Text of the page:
Members elected since 1984 are covered by the Federal Employees Retirement System (FERS). Those elected prior to 1984 were covered by the Civil Service Retirement System (CSRS). In 1984 all members were given the option of remaining with CSRS or switching for FERS. As it is for all other federal employees, congressional retirement is funded through taxes and the participants' contributions. Members of Congress under FERS contribute 1.3% of their salary into the FERS retirement plan and pay 6.2% of their salary in Social Security taxes. And like Federal employees, members contribute one-third of the cost of health insurance with the government covering the other two-thirds.[17]

The size of a congressional pension depends on the years of service and the average of the highest three years of his or her salary. By law, the starting amount of a member's retirement annuity may not exceed 80% of his or her final salary. In 2006, the average annual pension for retired senators and representatives under CSRS was $60,972, while those who retired under FERS, or in combination with CSRS, was $35,952.[18] Members who participated in the congressional pension system are vested after five years of service and who are at least 62 years of age. If members leave Congress before reaching retirement age, they may leave their contributions behind and receive a deferred pension later.[19] The current pension program, effective January 1987, is under the Federal Employees Retirement System (FERS), which covers members and other federal employees whose federal employment began in 1984 or later.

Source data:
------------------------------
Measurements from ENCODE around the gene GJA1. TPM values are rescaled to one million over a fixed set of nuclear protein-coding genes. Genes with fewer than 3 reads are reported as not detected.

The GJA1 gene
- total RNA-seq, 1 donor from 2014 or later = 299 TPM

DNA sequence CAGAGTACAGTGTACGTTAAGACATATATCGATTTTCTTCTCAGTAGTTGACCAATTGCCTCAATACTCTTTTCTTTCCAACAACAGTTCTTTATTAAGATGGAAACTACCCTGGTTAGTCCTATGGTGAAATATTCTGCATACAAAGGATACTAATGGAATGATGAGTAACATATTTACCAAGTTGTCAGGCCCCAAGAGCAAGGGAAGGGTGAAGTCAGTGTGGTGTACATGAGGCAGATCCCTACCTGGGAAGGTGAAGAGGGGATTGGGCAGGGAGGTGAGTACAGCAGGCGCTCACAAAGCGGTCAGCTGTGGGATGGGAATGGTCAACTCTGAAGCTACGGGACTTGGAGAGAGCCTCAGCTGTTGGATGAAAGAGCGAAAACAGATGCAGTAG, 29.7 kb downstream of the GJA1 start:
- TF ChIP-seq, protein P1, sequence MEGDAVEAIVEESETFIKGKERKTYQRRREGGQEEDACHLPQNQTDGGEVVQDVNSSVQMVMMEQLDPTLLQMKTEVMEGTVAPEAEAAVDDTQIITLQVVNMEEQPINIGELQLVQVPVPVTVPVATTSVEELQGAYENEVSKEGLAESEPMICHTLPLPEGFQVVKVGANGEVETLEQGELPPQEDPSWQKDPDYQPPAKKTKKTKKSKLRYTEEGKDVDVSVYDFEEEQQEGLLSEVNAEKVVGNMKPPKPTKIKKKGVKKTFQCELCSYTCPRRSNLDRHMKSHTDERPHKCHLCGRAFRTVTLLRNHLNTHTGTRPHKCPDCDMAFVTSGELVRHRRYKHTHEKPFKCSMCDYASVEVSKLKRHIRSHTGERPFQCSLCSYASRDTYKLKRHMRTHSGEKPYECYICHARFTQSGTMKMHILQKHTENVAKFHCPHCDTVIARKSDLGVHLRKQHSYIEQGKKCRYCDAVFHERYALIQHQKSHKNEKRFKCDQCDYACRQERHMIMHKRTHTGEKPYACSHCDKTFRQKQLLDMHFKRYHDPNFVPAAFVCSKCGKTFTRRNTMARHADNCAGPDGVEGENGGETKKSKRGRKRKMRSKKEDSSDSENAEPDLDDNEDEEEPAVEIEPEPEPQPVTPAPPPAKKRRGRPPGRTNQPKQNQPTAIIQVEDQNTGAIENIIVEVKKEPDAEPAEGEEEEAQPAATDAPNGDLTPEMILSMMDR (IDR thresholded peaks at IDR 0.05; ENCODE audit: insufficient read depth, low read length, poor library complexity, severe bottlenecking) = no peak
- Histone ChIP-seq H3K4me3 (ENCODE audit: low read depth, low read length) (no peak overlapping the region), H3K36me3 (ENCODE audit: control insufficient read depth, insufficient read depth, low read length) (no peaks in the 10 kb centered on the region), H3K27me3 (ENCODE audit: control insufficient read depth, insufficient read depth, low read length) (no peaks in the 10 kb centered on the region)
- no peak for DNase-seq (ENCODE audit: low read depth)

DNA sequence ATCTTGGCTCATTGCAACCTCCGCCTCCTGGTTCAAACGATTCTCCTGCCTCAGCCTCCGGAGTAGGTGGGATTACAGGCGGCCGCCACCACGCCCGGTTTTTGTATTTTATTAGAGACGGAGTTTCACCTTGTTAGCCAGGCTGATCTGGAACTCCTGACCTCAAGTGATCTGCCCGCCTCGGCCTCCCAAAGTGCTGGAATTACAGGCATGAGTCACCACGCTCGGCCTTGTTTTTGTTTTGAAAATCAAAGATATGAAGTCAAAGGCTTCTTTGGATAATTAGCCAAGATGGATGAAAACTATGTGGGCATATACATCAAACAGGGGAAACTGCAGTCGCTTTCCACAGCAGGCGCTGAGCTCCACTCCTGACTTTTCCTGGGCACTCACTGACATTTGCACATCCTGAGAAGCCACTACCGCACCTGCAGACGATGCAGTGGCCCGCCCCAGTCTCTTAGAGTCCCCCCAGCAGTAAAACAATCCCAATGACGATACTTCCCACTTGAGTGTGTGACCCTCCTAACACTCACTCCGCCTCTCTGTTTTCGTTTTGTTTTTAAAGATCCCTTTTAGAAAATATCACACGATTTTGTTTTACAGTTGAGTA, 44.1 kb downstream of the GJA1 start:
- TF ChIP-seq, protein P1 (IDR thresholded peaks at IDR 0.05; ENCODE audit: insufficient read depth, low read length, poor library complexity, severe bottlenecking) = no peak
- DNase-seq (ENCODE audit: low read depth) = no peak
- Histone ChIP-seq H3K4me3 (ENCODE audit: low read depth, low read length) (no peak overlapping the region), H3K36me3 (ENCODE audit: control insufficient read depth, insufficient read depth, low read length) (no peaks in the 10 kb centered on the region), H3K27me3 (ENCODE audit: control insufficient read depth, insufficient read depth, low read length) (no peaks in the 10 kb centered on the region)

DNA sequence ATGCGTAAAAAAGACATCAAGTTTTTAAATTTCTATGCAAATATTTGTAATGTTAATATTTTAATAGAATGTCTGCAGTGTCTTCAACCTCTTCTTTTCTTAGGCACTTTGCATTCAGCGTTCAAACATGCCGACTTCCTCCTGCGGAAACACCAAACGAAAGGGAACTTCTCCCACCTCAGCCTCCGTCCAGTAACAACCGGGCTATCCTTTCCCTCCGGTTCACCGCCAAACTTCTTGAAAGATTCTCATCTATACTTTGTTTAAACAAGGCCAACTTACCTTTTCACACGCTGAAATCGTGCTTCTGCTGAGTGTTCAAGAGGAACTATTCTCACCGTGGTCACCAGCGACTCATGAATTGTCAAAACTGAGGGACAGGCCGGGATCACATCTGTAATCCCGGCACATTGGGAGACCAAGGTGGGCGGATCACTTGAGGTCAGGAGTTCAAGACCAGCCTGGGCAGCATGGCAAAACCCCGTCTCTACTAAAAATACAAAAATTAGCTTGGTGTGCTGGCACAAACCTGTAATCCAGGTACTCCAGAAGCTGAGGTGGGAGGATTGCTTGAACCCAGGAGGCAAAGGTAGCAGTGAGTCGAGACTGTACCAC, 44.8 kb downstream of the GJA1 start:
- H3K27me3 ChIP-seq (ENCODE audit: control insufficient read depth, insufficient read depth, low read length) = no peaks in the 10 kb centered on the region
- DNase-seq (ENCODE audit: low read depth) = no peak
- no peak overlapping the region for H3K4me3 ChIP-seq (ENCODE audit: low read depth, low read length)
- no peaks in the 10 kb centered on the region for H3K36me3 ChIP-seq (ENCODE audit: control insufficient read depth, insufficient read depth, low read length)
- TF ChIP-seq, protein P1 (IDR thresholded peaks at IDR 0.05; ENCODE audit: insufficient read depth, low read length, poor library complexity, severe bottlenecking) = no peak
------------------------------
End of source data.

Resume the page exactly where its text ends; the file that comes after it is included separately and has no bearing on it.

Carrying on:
Beautiful insides of a building.
The Library of Congress main reading room in the Thomas Jefferson Building